Copyright 2012 Log Cabin Republicans
July 16, 2012Posted by on
The following article appears in the latest issue of National Journal and quotes me talking about adding INCLUSIVE language to the Republican platform.
No cakewalk: The debate over gay marriage.
What’s black and white, rarely read, and often fiercely contested? Hint: It’s not a newspaper.
Family Research Council Action, a leading crusader for social conservative values, is sounding the alarm: Support for gay marriage is creeping dangerously close to the Republican platform.
“Strong voices within the Republican Party would like nothing more than to change the official stance in regards to marriage between one man and one woman,” warns a recent e-mail blast from the organization that rattles off a list of alleged heretics topped by former Vice President Dick Cheney and former first lady Laura Bush.
The e-mail promises that donations will be used to send reinforcements to the platform-committee meetings leading up to the Aug. 27 national convention in Tampa, Fla. “Someone has to keep an eye on them,” the group avows.
At a time when virtually all Republican-leaning states have banned same-sex marriage, could the GOP be on the verge of embracing gay rights in its sacred platform? No chance. The Family Research Council e-mail is less smoke alarm and more fundraising ploy—as well as a kick in the pants to the conservative grassroots in an election year.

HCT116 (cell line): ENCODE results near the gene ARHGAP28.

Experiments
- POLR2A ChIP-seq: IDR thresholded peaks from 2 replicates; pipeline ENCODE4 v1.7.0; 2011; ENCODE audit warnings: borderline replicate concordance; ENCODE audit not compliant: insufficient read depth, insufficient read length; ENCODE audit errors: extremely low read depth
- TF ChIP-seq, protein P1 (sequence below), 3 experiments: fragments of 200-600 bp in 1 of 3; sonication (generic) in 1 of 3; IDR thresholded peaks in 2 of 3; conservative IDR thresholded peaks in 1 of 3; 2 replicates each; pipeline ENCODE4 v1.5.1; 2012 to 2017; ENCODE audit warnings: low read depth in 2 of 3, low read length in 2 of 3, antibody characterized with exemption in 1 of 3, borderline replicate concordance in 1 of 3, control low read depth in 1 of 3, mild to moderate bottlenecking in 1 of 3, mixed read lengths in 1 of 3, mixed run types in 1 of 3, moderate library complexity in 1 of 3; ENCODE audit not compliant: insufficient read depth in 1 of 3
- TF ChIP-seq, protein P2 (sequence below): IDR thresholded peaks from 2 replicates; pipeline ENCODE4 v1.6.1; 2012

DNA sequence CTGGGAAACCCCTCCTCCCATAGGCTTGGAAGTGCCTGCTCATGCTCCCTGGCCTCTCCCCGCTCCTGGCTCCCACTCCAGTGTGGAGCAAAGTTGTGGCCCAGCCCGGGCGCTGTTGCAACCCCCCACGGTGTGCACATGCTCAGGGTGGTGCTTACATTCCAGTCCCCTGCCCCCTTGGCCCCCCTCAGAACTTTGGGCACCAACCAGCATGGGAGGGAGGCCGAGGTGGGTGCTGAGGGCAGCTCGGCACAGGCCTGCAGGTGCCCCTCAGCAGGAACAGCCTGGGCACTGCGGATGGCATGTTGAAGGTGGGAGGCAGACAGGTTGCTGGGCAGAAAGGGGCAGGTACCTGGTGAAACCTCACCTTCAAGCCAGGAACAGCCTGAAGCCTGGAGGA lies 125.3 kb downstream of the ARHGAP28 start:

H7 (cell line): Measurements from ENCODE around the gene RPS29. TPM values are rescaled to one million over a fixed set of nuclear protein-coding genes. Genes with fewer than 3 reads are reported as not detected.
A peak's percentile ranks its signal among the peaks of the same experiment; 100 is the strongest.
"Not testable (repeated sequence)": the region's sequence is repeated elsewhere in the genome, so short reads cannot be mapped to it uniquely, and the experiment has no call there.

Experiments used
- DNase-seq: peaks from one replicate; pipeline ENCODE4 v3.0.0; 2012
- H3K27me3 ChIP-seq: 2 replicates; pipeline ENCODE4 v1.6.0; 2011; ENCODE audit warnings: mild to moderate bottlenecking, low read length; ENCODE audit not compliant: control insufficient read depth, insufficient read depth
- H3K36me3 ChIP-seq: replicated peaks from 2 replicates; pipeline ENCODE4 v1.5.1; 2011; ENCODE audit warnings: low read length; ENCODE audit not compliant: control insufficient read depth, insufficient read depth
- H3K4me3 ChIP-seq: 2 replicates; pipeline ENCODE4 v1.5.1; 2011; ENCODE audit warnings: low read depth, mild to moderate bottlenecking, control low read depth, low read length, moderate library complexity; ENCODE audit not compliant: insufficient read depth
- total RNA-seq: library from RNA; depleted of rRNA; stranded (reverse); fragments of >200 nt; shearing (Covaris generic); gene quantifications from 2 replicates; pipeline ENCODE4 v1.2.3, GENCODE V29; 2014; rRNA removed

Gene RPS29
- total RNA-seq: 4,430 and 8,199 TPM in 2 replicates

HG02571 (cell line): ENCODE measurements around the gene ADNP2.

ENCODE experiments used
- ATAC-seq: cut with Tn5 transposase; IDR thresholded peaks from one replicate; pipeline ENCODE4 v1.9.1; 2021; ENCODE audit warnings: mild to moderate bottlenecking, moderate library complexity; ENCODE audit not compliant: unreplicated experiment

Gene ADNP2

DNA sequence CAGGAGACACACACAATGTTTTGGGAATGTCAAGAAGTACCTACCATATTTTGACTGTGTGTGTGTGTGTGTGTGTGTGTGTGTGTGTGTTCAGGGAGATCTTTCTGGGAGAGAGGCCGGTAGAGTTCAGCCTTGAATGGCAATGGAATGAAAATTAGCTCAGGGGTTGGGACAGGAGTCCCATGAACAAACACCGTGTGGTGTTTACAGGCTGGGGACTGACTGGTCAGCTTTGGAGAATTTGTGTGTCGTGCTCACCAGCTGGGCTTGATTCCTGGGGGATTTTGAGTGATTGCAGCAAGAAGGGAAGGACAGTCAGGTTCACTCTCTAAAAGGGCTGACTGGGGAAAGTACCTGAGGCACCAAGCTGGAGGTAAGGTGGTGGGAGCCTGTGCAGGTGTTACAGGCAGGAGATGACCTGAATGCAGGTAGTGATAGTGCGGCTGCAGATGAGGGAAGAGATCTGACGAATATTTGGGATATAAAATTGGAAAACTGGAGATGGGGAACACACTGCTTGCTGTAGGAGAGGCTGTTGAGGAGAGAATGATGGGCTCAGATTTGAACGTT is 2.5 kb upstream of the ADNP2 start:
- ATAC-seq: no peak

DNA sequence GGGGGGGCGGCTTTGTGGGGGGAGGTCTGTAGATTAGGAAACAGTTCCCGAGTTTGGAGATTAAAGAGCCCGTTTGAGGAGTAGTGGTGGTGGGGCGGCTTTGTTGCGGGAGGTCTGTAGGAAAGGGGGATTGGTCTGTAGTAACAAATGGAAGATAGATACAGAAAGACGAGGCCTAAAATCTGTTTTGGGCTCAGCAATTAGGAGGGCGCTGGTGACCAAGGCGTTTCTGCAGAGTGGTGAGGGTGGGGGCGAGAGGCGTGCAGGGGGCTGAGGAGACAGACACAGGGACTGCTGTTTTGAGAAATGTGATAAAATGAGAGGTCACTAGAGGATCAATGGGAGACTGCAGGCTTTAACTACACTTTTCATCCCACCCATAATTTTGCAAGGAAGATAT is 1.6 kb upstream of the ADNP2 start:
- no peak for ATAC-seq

Yet platform battles, even when stirred up by special-interest groups, the opposition party, or the media, often mark important political and cultural mileposts. The dustup over gay marriage is no exception. With President Obama this year becoming the first chief executive to embrace the cause of same-sex marriage, the issue may be eclipsing abortion as the central front in the culture war. And that shift, inevitably, will reverberate through the platform discussions of both parties this year and beyond.
Throughout American history, platform skirmishes have mapped critical shifts in each party’s balance of power. The Democrats’ abandonment of Prohibition in their 1932 platform, for instance, showed that, behind Franklin D. Roosevelt, the party’s urban northern wing had regained the upper hand over its evangelical solid southern one. Conversely, the GOP’s abandonment of support for the Equal Rights Amendment in the 1980 platform signaled that social conservatives had eclipsed coastal moderates as the dominant force in their party.